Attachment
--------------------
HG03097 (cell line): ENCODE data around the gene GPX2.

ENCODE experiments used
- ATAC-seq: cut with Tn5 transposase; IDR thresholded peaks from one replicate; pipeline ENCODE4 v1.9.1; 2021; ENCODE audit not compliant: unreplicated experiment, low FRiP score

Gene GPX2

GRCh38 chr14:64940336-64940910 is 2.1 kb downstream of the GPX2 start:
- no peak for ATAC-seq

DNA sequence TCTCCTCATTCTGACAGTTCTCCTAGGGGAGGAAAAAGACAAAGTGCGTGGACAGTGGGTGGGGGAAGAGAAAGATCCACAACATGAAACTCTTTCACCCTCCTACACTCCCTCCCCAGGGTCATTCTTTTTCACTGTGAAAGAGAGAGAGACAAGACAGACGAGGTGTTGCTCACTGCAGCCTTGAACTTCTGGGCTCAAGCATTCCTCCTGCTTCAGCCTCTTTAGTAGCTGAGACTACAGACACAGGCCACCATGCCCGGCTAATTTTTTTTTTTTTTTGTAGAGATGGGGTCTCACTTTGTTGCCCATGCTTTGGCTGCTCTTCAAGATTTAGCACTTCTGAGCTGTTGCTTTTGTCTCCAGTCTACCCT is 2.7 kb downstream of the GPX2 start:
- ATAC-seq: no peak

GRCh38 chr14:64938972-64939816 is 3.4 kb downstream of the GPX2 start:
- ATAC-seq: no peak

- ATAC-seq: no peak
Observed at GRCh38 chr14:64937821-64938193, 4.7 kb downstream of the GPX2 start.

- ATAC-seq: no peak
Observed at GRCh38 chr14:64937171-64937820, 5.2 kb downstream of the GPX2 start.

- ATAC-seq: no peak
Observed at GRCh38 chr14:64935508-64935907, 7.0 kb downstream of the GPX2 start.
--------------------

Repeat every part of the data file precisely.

HG03097 (cell line): ENCODE data around the gene GPX2.

ENCODE experiments used
- ATAC-seq: cut with Tn5 transposase; IDR thresholded peaks from one replicate; pipeline ENCODE4 v1.9.1; 2021; ENCODE audit not compliant: unreplicated experiment, low FRiP score

Gene GPX2

GRCh38 chr14:64940336-64940910 is 2.1 kb downstream of the GPX2 start:
- no peak for ATAC-seq

DNA sequence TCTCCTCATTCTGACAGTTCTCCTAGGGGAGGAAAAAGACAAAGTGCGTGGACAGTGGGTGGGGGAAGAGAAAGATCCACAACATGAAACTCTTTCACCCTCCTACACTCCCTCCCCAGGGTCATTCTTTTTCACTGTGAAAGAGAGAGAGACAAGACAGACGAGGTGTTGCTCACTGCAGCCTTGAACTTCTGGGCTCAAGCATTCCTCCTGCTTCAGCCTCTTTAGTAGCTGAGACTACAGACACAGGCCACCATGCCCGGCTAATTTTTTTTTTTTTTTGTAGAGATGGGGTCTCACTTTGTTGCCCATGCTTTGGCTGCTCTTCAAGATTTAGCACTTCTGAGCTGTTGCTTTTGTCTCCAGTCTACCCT is 2.7 kb downstream of the GPX2 start:
- ATAC-seq: no peak

GRCh38 chr14:64938972-64939816 is 3.4 kb downstream of the GPX2 start:
- ATAC-seq: no peak

- ATAC-seq: no peak
Observed at GRCh38 chr14:64937821-64938193, 4.7 kb downstream of the GPX2 start.

- ATAC-seq: no peak
Observed at GRCh38 chr14:64937171-64937820, 5.2 kb downstream of the GPX2 start.

- ATAC-seq: no peak
Observed at GRCh38 chr14:64935508-64935907, 7.0 kb downstream of the GPX2 start.